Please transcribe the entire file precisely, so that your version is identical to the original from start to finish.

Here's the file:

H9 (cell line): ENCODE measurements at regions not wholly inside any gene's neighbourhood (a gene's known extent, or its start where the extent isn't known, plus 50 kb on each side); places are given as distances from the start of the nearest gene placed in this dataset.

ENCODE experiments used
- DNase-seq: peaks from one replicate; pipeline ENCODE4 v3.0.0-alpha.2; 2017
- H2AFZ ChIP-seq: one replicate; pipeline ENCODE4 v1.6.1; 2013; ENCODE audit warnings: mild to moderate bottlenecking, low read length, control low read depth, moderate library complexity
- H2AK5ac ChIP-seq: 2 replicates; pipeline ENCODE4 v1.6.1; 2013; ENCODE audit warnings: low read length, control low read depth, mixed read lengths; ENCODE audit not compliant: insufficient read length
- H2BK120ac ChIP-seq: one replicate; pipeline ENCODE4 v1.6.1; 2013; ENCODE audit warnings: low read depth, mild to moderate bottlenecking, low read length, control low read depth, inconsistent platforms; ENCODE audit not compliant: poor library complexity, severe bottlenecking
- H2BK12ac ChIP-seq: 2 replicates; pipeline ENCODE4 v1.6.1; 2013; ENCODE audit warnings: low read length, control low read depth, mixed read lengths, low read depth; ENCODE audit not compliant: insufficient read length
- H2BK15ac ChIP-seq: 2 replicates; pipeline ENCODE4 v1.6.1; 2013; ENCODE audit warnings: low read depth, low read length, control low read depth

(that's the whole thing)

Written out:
H9 (cell line): ENCODE measurements at regions not wholly inside any gene's neighbourhood (a gene's known extent, or its start where the extent isn't known, plus 50 kb on each side); places are given as distances from the start of the nearest gene placed in this dataset.

ENCODE experiments used
- DNase-seq: peaks from one replicate; pipeline ENCODE4 v3.0.0-alpha.2; 2017
- H2AFZ ChIP-seq: one replicate; pipeline ENCODE4 v1.6.1; 2013; ENCODE audit warnings: mild to moderate bottlenecking, low read length, control low read depth, moderate library complexity
- H2AK5ac ChIP-seq: 2 replicates; pipeline ENCODE4 v1.6.1; 2013; ENCODE audit warnings: low read length, control low read depth, mixed read lengths; ENCODE audit not compliant: insufficient read length
- H2BK120ac ChIP-seq: one replicate; pipeline ENCODE4 v1.6.1; 2013; ENCODE audit warnings: low read depth, mild to moderate bottlenecking, low read length, control low read depth, inconsistent platforms; ENCODE audit not compliant: poor library complexity, severe bottlenecking
- H2BK12ac ChIP-seq: 2 replicates; pipeline ENCODE4 v1.6.1; 2013; ENCODE audit warnings: low read length, control low read depth, mixed read lengths, low read depth; ENCODE audit not compliant: insufficient read length
- H2BK15ac ChIP-seq: 2 replicates; pipeline ENCODE4 v1.6.1; 2013; ENCODE audit warnings: low read depth, low read length, control low read depth